Looking for new music? We got you. Here are four bands to check out, from the haunting ambiance of Arepo, to the riot grrrl infused post-punk of Dishpit, the raw metallic hardcore of Capra, and the lo-fi shoegaze of Dazy. There’s something for everyone, so take a look!
Location: Virginia/North Carolina
Album: Self-titled, out now via Pax Aeternum
RIYL: Freedom. Innovation. Friends.
What happens when friends just get the chance to do whatever they want? I know most of us over 25 can’t conceive of such freedom, but we certainly can remember those times in our lives when we had a ton of opportunity, and the companionship to make that time worth it. Graham Scala and Ryan Parrish have been longtime friends and co-collaborators, most notably in excellent hardcore band Bleach Everything. So, when they got the chance to do something entirely different, you wouldn’t expect the result to be paranoid ambient music, right? Well that’s exactly what Arepo is: haunting, daunting, effervescent ambient music. All of the energy you’d expect from noisy hardcore lifers was put into this latest project, but it’s a totally different experience. Arepo is glorious and terrifying, and according to Scala, the sound of the debut was wonderfully freeing:
“I think this album was undertaken out of a sense of wanting something open-ended and unconstrained. Anyone familiar with either of our projects, even the most interesting ones, will recognize that each has a general sound. Like, if you’ve heard Ryan in City of Caterpillar or Suppression, you have a general idea of what any other of those bands’ albums will sound like, even though they’re some of the most interesting bands in their respective subgenres. Arepo was us trying to do something with zero inclination towards pigeonholing ourselves.”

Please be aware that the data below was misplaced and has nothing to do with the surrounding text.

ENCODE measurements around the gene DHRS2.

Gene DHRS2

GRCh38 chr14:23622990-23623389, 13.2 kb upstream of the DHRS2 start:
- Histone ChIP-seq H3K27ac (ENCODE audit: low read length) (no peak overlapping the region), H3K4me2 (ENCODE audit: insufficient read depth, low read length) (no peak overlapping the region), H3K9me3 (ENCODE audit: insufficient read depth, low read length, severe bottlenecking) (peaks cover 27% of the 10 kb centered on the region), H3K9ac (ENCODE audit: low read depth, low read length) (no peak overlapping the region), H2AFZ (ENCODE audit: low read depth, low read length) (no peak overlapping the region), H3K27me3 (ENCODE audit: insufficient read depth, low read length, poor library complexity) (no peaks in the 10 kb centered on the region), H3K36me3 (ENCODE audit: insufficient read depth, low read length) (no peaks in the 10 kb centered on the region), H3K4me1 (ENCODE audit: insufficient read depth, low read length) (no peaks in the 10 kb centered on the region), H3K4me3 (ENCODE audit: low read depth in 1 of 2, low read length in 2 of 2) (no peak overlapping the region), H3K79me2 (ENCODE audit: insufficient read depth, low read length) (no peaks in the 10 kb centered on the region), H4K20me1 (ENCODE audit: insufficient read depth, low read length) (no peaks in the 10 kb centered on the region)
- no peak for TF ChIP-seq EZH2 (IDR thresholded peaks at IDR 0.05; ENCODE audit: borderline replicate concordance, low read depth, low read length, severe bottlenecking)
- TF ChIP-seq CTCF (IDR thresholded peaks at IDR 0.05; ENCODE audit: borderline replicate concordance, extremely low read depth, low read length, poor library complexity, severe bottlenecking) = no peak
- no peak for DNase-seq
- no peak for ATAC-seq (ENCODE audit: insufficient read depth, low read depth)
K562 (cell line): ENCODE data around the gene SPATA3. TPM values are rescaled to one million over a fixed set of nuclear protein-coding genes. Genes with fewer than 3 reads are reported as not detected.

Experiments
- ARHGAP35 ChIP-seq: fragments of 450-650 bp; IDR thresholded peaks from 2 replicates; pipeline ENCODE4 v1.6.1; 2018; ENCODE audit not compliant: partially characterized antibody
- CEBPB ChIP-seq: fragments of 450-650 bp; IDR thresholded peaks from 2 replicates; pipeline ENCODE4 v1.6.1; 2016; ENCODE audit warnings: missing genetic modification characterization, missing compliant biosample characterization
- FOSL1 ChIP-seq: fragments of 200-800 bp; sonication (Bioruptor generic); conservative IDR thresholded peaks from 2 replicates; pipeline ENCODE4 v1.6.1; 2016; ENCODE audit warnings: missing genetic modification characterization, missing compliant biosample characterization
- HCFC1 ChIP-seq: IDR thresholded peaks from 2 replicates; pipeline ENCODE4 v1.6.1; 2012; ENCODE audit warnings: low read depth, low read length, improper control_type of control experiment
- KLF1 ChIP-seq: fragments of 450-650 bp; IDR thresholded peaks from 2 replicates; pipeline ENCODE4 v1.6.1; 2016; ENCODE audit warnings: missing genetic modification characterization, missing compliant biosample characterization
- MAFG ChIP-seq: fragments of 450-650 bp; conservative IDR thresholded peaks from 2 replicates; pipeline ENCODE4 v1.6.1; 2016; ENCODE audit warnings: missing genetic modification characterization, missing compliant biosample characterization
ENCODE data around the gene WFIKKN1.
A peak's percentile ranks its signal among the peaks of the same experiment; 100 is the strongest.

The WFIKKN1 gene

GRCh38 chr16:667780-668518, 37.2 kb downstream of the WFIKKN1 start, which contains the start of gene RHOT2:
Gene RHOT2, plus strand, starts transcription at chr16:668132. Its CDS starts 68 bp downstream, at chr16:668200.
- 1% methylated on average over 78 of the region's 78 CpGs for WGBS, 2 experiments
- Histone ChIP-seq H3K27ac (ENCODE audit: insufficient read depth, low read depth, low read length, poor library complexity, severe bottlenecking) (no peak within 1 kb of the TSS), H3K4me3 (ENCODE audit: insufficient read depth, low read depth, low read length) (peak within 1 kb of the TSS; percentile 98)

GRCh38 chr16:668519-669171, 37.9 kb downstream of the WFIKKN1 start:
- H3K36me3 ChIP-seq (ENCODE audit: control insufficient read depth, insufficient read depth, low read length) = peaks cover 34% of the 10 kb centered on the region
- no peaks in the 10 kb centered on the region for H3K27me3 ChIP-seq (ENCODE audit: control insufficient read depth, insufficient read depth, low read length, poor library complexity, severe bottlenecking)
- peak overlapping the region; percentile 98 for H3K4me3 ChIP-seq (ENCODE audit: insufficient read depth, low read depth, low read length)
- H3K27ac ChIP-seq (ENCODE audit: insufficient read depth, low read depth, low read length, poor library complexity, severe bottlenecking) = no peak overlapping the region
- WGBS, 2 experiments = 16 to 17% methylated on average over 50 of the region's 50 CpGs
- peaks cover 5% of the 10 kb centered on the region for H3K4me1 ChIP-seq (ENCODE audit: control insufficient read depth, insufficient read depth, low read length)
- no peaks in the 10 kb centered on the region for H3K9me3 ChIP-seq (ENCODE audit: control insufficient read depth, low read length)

Follow Arepo on Instagram.
Hometown: Lafayette, Louisiana
Album: In Transmission, out now via Metal Blade Records
RIYL: Horror Imagery. Sobriety. Roller Coasters
Capra are truly captivating in their approach to metallic hardcore. Taking major cues from personal favorites Comeback Kid, their sound marries a retro ethos with modern frustrations. In Transmission is a record imbued with a purpose and power, thanks in large part to how the formidable pipes of vocalist Crow Lotus work with the musical chaos. Few hardcore records truly sound like a live show, so Capra’s debut is especially impressive. So much of the record details personal and society trauma, but it’s never left in the complete dark–there’s always some light at the end of the tunnel, or at least something to strive towards. That ability to work in the dark and light really works to Capra’s favor. Guitarist Tyler Harper acknowledges this when talking about the band’s ethos:
“We’re all really big fans of both horror movies and sci-fi movies, so I think that plays into it in some way. We have also been down in the dirt and struggled with a lot of various issues over our lives. For me personally, it was addiction. I was down in a hole for years and felt like I couldn’t escape, but finally switched my mindset, climbed out, and am now six years sober. That part of my life played a huge role in how this band was conceived. Being able to overcome an obstacle that seemed impossible really set the focus for how our music is written and the way we interact with fans. Life is a wild ride. We try to channel our deepest frustrations and aggression into the music, while remaining positive and hopeful, letting our listeners know that we’re right there with them. Nothing is impossible.”